James’s review published on Letterboxd:
"Why is the world so different from what we thought it was? Now that you're awake and see it again... has it changed at all?"
Yi Yi is an epic like no other. There is no expensive chariot race sequence, no sweeping wide shots of sand dunes or grand finale battles, it simply documents the lives of a Taiwanese family through the lens of three generations, without wasting a single second.
Edward Yang captures daily life and events with such beautiful, simplistic and understated framing, often obscuring his subjects through glass, mirrors and doors, perhaps to make us forget that we're watching a scripted performance. The performances themselves are so naturalistic however, it could easily be a documentary anyway.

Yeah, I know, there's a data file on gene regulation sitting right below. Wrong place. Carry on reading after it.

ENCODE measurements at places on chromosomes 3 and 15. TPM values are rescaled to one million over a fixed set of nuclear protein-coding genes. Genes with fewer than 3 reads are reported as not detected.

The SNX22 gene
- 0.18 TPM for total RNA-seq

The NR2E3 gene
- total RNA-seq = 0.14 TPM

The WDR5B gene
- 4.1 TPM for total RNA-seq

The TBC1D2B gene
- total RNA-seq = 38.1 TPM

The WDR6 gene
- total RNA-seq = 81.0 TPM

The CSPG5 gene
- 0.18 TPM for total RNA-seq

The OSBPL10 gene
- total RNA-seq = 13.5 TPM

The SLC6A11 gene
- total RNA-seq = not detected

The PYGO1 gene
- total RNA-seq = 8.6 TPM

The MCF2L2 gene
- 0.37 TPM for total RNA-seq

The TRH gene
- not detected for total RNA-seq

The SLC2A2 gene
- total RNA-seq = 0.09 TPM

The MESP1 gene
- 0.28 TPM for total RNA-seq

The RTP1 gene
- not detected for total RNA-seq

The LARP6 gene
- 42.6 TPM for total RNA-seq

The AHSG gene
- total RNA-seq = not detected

There is a deep dissatisfaction with modern life and corporatism in Yang's final film, materialising most clearly in the character of N.J. who struggles to find joy in his work but finds a connection with a Japanese businessman who shares the same frustrations.
Yi Yi develops a different kind of world building to what cinema usually offers, we get to know this family intimately throughout the runtime, with generations intersecting, young love and old flames, deceit, violence, regret.
You can see the influence of Antonioni coming out through Yang's themes and imagery, which can never be a bad thing.